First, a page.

Politicians and editorialists like to mistake the American polity for a family, with citizens as the kiddies and the federal government as the parents. In 1984, New York Gov. Mario Cuomo became an overnight sensation after he painted Republicans as selfish parents in his speech to the Democratic National Convention. "The Republicans believe the wagon train will not make it to the frontier unless some of our old, some of our young, and some of our weak are left behind by the side of the trail," said Cuomo. "We Democrats believe that we can make it all the way with the whole family intact."
This budget season, we're hearing all sorts of appeals to family financial values. "We should approach our nation's budget as any prudent family would," said President George W. Bush in his budget address Tuesday night. (This came just after Dubya enumerated a wish list of new family spending on everything from "character education" for Junior, prescription drugs for Grandma and Grandpa, and land conservation so the whole brood could take a hike; in such a moment, he sounded less like a thoughtful dad and more like a rummy who'd just cashed his relief check). Sen. Minority Leader Thomas A. Daschle may not agree with Bush about much, but in his official response to Bush's speech, the South Dakotan agreed that we are family. "Think about your own family budget," counseled Daschle.
I'll give such rhetoric this much: In some ways, our nation is indeed like a family (albeit one with 284 million members). We share common experiences (like the O.J. Simpson trial), and we have sibling rivalries where we fret about which siblings are more successful at various activities (like getting into the University of California at Berkeley). And just like any real family, plenty of us don't speak to each other.
So it is indeed tempting to think of federal finances as family finances, only with many, many, many more zeros. Both the federal government and families, ideally, receive and spend money each month. Both, again ideally, formulate a rough spending plan, or budget, which they break as soon as someone needs something special. In the case of a family, maybe it's braces for Missy or a ski outfit for Mom; in the case of the government, maybe it's more farm subsidies, or census takers, or bombs.
But the family analogy is wrong. There's a fundamental difference between your personal finance and Daschle's national finance. You earn the money that you budget and spend, while the government takes the money that it spends. (Actually, you earn the money it spends too.) When a family has a surplus, it can decide to spend it or use it to retire debt (a mortgage, credit cards, and student loans being among the most popular forms of debt). Or it can save the surplus, socking the dollars away in a bank account, CD, money market account, or other securities. What the family would never, ever consider doing is to send it back to its source, presumably an employer or customer somewhere.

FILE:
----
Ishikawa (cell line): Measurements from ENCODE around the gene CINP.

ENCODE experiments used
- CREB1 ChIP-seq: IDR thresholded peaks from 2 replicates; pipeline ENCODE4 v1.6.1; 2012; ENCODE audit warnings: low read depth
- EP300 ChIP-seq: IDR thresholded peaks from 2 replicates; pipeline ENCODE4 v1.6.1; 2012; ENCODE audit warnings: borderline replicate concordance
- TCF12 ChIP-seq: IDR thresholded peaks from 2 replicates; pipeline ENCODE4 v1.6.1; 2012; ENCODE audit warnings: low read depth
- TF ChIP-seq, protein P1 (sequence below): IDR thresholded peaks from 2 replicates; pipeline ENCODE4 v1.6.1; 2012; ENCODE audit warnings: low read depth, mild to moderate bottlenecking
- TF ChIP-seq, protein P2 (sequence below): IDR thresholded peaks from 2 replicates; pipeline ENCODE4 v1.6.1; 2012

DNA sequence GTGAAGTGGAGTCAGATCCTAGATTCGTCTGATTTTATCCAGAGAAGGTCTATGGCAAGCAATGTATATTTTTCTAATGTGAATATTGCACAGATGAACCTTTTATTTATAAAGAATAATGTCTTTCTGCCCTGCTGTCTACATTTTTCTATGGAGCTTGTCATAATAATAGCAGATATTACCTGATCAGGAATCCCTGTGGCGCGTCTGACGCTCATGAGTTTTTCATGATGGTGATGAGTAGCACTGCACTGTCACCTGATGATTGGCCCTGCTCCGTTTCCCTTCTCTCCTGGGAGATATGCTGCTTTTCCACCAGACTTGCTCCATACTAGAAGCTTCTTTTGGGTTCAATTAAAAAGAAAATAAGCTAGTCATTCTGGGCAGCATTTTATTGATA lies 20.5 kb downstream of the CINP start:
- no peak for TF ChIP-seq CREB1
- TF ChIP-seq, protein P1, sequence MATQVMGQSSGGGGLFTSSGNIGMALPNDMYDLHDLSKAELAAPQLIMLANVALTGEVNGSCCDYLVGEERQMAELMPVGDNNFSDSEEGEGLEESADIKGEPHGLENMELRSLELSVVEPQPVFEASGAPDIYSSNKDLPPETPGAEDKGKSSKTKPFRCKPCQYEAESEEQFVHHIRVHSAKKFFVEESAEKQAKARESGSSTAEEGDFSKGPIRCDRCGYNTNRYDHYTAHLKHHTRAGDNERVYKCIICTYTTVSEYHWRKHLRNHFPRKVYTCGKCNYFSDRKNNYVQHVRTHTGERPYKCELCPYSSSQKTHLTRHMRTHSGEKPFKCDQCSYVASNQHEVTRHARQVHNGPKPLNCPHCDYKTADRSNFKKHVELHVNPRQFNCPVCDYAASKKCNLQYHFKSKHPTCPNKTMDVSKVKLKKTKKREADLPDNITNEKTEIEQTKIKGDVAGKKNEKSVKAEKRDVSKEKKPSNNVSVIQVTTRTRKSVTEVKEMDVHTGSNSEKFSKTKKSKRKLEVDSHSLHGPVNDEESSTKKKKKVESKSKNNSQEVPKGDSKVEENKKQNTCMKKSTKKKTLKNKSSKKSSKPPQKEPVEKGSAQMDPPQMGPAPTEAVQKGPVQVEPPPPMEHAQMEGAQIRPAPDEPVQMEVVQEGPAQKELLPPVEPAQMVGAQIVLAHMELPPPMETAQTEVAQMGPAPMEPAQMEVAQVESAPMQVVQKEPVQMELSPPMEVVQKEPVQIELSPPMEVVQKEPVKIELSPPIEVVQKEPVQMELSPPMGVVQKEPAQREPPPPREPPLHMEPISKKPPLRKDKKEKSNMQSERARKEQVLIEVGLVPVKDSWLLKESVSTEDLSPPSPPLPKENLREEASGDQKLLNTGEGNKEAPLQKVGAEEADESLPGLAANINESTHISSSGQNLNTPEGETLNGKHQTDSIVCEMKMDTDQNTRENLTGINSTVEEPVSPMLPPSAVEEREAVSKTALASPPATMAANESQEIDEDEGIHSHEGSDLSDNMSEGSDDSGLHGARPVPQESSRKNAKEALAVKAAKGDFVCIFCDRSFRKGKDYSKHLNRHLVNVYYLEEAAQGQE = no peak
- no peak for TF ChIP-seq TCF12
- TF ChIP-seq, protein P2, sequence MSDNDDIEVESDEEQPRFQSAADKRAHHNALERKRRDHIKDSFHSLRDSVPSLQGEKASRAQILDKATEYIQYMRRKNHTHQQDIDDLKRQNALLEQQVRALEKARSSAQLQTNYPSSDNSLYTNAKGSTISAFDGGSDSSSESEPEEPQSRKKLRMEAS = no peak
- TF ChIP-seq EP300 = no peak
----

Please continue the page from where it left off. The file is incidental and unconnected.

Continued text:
Now consider the government's options. When it finds itself with a little extra cash, it can spend it, use it to retire its debt, or send it back to the people who actually generated it. What it can't do is save it (as of yet, the federal government doesn't buy stocks or bonds). Nor can it make investments in real assets, except in the context of some non-Social Security pension programs.
"Imagine you hadn't saved for your retirement, [because] you owed money on your credit cards and you couldn't afford health insurance. Then you're told you might get some extra money sometime down the road. What would you do?" asked Daschle in his response. "Under the president's approach, you would spend the money immediately-money that you might never see-without taking care of your debts, your medical bills, or your retirement. You wouldn't do that," he emphasized. "And neither should we."
Daschle's tale is touching, commonsensical, and off-base. While there are trillions of dollars in projected surpluses–i.e., the extra money "you might get" some of over the next decade–there are already tens of billions of extra dollars floating around this very year. (Last fiscal year, excluding Social Security taxes, the federal government collected $86 billion more in taxes than it needed to fund authorized programs. That's roughly $810 per American household.)
The president's tax cut plan isn't a proposal to spend that money on consumer goods or services. In fact, that's what the Democrats would like to do: They want to keep the surplus in D.C. and spend it on new government programs. The president's proposes to let people keep (some of) it so that they, not someone in Washington, can decide how best to use it to retire their family's debt, purchase health care for their family, or save for their retirement. Or, for that matter, buy Mom that ski outfit. For many in Washington, letting people keep more of their own money is tantamount to government spending. To be sure, this is akin to a mugger complaining about a missed mark spending the bills in his wallet. But D.C.'s definition of spending–like many of its definitions–doesn't travel well outside the Beltway.
Thankfully, Bush doesn't seem to be talking that language. "The growing surplus exists because taxes are too high, and the government is charging more than it needs," he said in one of the few rhetorically memorable passages of his speech. "The people of America have been overcharged and, on their behalf, I'm here asking for a refund."
I'm just hoping they'll be something left to refund, after Bush finishes leading Congress on his shopping spree for the family.